Most athletes are aware of the importance to be well hydrated when exercising and during races. This is even more critical when events are longer than 60 minutes or have high temperature and humidity levels. If hydrated properly your body will be able to maintain physiological functions needed for an increased effort, essentially increasing your endurance.
Being well hydrated and aware of your hydration level is one matter, but it is very important that athletes also understand you can hydrate too much as well. Excessive fluid consumption combined with low sodium intake during exercise can lead to a life threatening condition (fairly rare occurrence) known as exercise-induced hyponatremia. Hyponatremia refers to a severe reduction of sodium concentration in your blood. This is something where too much of something is not always a good thing and can turn very bad quickly.
To know how much water is too much during exercise is typically associated if you are gaining weight during exercise (replacing more fluids than you sweat). If matching sweat loss, your body will remain balanced. The problem of hyponatremia occurs when athletes force themselves to drink well beyond their sweat loss. By drinking too much water, and doing so too quickly, it will cause the sodium concentrations in your blood to drop quickly due to the fact that you can drink faster than you can urinate (void excess fluids). Due to the inability of the body to relieve the excess fluids your body cannot keep up with maintaining safe levels of sodium in the blood.
Typical symptoms that hyponatremia provides is swollen extremities (fingers, toes), swollen ankles, headache, fatigue, confusion, seizures, bloating and swelling of the brain. The population that has been considered the most at risk is small female endurance athletes that excessively drink water during exercise.
The ironic thing is that you can be both dehydrated and hyponatremic at the same time. Typically, this occurs in athletes that have a heavy salt loss in their sweat. Each athlete's salt needs are different. If an athlete that loses about 8 liters of sweat that is high in sodium loss and only replaces it with 5-6 liters of fluid, it is likely they are both hyponatremic and dehydrated.
This condition and fluid balance is critical to not only success in training but also for your own health. Monitoring and understanding your fluid needs by evaluating your sweat loss is imperative (I have provided instructions below on how to determine your fluid needs). The goal is to try and match only fluid loss during exercise. If you are gaining weight during exercise, typically you are taking in too much fluids.
Another way to avoid this condition from occurring is to monitor your hydration status. This can be done through monitoring your urine color and the volume of urine voided. A well hydrated athlete will have a urine color of lemonade vs. someone who is not hydrated well which will resemble an apple juice like color. As you become dehydrated, your body will try to hold in more fluids which means your urine volume will be smaller. So if your urine is dark and low volume you are more than likely dehydrated.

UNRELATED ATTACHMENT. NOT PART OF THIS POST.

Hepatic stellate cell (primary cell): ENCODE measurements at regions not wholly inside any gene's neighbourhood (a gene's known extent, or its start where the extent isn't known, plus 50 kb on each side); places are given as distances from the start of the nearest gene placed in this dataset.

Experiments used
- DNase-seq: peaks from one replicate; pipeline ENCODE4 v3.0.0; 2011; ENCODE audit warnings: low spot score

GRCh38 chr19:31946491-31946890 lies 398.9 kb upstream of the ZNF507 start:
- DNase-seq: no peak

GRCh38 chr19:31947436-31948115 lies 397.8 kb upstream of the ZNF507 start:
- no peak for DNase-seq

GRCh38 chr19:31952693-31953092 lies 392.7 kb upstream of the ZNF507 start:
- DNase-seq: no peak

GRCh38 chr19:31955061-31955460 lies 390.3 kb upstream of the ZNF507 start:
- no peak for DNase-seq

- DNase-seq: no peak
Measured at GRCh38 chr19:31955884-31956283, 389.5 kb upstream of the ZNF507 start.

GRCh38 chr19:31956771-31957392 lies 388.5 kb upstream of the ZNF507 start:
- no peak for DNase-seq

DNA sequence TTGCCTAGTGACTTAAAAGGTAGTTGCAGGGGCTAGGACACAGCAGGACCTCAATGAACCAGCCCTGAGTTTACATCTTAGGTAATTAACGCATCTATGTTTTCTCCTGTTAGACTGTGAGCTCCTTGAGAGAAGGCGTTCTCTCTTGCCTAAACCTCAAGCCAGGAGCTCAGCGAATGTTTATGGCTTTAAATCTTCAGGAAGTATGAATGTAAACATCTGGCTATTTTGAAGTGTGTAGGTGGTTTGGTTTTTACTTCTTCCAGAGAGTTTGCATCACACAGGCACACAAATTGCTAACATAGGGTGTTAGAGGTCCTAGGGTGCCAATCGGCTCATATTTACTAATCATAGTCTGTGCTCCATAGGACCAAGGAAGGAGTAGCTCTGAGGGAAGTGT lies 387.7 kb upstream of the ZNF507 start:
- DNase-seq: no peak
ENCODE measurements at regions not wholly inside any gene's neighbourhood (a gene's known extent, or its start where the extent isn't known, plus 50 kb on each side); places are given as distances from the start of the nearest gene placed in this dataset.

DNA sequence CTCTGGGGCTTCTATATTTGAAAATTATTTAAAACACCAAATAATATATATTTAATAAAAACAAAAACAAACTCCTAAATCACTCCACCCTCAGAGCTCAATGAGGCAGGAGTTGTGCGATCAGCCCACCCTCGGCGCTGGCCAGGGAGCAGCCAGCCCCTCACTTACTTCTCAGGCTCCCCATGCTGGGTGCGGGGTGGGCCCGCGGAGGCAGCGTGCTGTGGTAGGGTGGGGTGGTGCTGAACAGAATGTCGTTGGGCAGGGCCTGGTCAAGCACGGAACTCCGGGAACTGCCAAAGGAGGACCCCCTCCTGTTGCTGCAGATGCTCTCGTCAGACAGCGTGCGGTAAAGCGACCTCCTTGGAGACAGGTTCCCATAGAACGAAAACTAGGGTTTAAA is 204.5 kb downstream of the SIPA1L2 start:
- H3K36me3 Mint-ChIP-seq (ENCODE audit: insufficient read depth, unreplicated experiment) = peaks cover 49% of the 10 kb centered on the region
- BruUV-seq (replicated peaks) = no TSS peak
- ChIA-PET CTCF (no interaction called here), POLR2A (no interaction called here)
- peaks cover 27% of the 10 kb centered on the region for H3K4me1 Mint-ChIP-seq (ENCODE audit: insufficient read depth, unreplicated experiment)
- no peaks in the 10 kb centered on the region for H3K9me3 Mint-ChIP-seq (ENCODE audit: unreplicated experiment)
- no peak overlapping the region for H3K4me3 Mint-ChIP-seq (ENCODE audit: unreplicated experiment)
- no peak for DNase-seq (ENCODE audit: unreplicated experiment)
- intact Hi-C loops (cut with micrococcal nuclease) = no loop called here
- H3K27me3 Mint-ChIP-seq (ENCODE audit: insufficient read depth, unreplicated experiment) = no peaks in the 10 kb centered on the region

Sodium and electrolyte supplementation during exercise is something to consider as well. Every liter of sweat has an estimated 1 gram of sodium lost. Each person is different in how much of each electrolyte they excrete through sweat so everyone's needs are different as well. Sodium being the primary electrolyte in sweat can account for large losses. Taking in sodium supplements during exercise will help maintain fluid balance levels and blood volume. It can also help reduce the amount of urine excreted.
Ideally, your goal is to maintain your hydration level. Know your sweat rate and understand what it will take to stay hydrated throughout your workouts and day. Do your best to mitigate dehydration but do not over drink.
CALCULATE YOUR SWEAT RATE: To begin, record your nude body weight prior to exercising (target a 60 min run). When you are finished exercising, dry yourself off the best you can and record your nude bodyweight again. Record what and how much you consumed of fluids during your exercise. Subtract your pre-exercise weight from your post-exercise weight and add the amount of fluid you consumed to that number. This will give you the amount of fluid you lost while exercising. Then you need to divide that number by the amount of hours you exercised for and that will equal your sweat rate. Be sure to record the weather conditions as well, as to see how this may fluctuate.